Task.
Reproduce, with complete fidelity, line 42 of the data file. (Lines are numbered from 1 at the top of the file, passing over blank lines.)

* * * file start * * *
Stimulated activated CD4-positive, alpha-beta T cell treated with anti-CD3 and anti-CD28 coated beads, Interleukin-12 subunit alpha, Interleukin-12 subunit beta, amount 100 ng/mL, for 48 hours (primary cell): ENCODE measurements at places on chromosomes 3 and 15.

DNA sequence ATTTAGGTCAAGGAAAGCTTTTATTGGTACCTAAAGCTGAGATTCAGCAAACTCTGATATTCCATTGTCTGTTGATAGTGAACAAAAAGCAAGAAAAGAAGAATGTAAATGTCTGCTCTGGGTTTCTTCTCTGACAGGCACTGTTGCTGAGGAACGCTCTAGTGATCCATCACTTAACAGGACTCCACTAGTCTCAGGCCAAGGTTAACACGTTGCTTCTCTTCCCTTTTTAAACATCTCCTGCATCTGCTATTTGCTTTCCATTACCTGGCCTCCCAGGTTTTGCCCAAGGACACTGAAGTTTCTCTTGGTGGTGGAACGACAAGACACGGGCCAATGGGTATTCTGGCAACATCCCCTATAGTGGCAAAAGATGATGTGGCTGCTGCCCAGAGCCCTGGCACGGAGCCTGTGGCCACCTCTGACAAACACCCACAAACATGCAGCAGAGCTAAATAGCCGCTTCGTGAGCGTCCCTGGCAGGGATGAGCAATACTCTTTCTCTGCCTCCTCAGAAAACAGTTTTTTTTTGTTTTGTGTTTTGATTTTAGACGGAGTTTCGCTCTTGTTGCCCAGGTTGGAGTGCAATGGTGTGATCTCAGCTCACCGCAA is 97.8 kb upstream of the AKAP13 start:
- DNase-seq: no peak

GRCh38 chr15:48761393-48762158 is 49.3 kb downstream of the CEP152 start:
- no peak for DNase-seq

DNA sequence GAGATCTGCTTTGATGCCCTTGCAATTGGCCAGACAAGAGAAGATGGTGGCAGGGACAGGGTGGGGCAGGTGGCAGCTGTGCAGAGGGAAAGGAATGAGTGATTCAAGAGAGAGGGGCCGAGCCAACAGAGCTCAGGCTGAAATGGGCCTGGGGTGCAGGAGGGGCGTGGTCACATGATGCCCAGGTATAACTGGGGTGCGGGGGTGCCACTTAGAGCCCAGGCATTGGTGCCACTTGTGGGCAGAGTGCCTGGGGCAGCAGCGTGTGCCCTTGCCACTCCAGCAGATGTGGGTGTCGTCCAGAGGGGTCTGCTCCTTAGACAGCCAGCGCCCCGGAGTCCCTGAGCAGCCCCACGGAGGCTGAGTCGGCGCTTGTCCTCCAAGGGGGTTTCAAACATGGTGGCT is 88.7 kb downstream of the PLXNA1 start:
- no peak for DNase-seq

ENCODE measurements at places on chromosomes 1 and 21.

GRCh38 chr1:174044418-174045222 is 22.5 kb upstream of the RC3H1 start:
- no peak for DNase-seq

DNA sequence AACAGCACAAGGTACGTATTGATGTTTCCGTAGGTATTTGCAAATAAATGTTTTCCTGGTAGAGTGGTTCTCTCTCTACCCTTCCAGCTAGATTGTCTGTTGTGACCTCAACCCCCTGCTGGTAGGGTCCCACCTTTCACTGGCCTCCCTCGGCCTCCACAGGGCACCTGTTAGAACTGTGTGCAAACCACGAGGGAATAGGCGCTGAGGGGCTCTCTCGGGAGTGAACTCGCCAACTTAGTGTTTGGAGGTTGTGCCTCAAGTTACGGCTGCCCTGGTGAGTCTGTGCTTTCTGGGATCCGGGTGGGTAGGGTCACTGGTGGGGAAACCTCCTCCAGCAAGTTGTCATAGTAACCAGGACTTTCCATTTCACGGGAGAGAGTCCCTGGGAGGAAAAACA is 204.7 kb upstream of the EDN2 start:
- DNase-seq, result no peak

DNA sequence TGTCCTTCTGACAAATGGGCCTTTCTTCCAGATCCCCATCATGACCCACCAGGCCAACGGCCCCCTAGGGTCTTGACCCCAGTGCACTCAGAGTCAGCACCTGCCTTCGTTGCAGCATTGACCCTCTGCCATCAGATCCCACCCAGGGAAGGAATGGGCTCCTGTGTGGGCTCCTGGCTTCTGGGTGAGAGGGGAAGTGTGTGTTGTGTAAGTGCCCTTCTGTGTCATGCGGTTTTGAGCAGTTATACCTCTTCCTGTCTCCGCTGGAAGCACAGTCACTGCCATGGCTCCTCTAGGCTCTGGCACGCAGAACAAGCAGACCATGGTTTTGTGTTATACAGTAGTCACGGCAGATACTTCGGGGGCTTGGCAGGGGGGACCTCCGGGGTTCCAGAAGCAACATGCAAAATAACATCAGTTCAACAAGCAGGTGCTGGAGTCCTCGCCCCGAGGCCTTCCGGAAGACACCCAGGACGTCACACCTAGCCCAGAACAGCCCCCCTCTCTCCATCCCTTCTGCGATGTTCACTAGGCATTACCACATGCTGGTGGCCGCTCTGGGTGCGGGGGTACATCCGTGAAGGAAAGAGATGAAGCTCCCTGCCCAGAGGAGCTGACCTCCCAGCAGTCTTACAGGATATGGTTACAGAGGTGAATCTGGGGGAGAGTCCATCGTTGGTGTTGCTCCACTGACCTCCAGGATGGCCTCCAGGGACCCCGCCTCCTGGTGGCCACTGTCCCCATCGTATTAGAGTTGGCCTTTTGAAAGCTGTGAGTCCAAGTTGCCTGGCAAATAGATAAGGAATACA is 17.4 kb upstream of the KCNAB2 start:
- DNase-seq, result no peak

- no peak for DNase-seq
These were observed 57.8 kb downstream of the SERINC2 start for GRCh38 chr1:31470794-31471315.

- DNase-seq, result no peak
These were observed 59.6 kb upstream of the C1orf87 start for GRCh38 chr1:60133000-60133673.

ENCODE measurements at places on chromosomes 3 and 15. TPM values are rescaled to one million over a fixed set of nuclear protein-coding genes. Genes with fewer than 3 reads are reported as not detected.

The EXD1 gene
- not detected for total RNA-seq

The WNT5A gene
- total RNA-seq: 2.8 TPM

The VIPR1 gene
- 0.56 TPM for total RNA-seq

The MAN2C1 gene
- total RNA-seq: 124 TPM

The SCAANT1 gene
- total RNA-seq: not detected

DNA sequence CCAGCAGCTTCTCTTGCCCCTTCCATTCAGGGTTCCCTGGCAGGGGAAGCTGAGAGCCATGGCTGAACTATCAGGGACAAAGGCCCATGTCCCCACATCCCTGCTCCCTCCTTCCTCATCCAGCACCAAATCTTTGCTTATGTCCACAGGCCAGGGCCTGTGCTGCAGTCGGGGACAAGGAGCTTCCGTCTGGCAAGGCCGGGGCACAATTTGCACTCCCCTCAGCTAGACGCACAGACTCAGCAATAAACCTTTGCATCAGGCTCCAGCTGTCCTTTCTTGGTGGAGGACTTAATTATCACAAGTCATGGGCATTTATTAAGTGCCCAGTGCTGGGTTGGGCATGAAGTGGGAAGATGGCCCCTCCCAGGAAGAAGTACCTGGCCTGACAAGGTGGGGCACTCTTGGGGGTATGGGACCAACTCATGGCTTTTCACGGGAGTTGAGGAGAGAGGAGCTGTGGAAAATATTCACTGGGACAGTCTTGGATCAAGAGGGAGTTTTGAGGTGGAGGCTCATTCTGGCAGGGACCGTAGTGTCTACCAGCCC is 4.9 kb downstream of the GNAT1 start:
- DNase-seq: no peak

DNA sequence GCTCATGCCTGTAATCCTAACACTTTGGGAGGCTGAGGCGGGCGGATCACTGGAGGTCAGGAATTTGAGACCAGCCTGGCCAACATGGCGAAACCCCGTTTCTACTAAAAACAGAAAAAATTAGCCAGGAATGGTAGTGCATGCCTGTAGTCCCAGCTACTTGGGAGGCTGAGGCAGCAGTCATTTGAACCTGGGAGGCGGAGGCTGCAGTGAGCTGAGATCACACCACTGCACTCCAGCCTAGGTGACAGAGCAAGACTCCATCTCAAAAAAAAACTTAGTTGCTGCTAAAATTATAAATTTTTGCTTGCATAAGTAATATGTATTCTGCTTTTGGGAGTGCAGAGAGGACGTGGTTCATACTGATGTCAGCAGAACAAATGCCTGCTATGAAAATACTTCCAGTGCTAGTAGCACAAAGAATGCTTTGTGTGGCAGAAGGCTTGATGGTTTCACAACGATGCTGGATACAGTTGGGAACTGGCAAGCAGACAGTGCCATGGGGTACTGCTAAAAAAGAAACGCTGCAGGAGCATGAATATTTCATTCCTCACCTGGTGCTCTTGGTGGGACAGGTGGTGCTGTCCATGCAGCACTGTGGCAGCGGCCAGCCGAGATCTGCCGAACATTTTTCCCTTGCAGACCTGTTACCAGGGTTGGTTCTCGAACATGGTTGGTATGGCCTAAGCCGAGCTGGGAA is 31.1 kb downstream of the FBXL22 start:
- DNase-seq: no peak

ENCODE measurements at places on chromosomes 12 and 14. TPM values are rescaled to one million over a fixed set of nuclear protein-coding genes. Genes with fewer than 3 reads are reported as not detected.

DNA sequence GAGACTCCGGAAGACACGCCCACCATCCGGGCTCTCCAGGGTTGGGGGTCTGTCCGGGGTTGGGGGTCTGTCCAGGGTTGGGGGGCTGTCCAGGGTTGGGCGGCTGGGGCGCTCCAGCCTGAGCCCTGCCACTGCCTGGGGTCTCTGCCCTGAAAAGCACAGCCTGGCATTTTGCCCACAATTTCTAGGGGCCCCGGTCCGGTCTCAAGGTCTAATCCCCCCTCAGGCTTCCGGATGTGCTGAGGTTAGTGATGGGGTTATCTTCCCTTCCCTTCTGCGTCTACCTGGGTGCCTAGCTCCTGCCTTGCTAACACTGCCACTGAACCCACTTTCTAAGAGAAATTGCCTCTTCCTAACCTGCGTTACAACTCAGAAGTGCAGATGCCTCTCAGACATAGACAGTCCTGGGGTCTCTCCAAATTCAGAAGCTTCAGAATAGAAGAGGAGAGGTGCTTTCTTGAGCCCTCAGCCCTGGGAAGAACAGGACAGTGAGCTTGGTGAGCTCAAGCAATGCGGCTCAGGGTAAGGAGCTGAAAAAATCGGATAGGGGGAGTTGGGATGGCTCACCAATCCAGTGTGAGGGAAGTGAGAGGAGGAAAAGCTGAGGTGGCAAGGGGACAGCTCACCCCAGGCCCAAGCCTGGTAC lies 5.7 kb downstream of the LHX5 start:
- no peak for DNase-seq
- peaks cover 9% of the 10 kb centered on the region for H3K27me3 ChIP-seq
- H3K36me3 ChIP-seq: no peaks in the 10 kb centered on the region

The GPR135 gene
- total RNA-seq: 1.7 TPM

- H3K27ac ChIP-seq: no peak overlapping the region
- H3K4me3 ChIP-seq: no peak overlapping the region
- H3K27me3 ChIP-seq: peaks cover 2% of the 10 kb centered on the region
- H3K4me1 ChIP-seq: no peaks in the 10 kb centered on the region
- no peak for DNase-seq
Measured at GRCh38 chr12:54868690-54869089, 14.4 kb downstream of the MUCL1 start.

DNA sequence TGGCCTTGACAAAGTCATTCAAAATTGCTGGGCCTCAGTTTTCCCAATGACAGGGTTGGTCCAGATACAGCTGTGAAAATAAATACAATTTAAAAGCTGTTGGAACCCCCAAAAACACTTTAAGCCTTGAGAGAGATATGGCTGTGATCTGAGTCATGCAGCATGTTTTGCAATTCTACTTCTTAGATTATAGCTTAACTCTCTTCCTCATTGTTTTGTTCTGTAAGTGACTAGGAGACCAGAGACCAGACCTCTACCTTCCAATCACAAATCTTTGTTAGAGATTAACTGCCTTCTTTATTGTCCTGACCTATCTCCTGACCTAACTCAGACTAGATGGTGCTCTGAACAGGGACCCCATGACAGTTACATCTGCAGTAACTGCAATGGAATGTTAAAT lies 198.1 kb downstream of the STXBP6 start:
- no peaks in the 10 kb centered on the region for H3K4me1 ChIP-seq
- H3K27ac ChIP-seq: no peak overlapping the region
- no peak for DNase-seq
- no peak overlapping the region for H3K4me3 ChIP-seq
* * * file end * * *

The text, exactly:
- H3K4me3 ChIP-seq: no peak overlapping the region